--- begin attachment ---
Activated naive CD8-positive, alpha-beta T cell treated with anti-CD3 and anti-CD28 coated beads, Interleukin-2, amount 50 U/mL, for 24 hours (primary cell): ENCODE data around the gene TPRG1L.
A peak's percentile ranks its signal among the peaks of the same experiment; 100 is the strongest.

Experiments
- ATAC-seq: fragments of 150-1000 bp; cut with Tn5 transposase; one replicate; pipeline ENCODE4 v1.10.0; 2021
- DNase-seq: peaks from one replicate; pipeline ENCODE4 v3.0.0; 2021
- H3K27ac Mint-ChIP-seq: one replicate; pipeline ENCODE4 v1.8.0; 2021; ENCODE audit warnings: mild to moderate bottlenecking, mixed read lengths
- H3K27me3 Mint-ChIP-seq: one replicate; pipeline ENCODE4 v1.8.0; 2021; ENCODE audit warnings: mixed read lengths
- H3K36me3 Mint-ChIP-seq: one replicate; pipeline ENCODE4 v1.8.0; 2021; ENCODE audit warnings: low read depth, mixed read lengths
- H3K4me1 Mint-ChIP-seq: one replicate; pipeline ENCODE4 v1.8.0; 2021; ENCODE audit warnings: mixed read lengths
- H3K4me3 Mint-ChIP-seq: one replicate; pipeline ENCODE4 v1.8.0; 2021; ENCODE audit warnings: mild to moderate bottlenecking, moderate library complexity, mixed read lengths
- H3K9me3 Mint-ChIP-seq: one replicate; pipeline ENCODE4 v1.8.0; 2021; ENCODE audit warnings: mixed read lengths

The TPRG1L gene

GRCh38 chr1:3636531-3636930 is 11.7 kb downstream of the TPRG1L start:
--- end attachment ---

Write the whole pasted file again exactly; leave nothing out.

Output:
Activated naive CD8-positive, alpha-beta T cell treated with anti-CD3 and anti-CD28 coated beads, Interleukin-2, amount 50 U/mL, for 24 hours (primary cell): ENCODE data around the gene TPRG1L.
A peak's percentile ranks its signal among the peaks of the same experiment; 100 is the strongest.

Experiments
- ATAC-seq: fragments of 150-1000 bp; cut with Tn5 transposase; one replicate; pipeline ENCODE4 v1.10.0; 2021
- DNase-seq: peaks from one replicate; pipeline ENCODE4 v3.0.0; 2021
- H3K27ac Mint-ChIP-seq: one replicate; pipeline ENCODE4 v1.8.0; 2021; ENCODE audit warnings: mild to moderate bottlenecking, mixed read lengths
- H3K27me3 Mint-ChIP-seq: one replicate; pipeline ENCODE4 v1.8.0; 2021; ENCODE audit warnings: mixed read lengths
- H3K36me3 Mint-ChIP-seq: one replicate; pipeline ENCODE4 v1.8.0; 2021; ENCODE audit warnings: low read depth, mixed read lengths
- H3K4me1 Mint-ChIP-seq: one replicate; pipeline ENCODE4 v1.8.0; 2021; ENCODE audit warnings: mixed read lengths
- H3K4me3 Mint-ChIP-seq: one replicate; pipeline ENCODE4 v1.8.0; 2021; ENCODE audit warnings: mild to moderate bottlenecking, moderate library complexity, mixed read lengths
- H3K9me3 Mint-ChIP-seq: one replicate; pipeline ENCODE4 v1.8.0; 2021; ENCODE audit warnings: mixed read lengths

The TPRG1L gene

GRCh38 chr1:3636531-3636930 is 11.7 kb downstream of the TPRG1L start: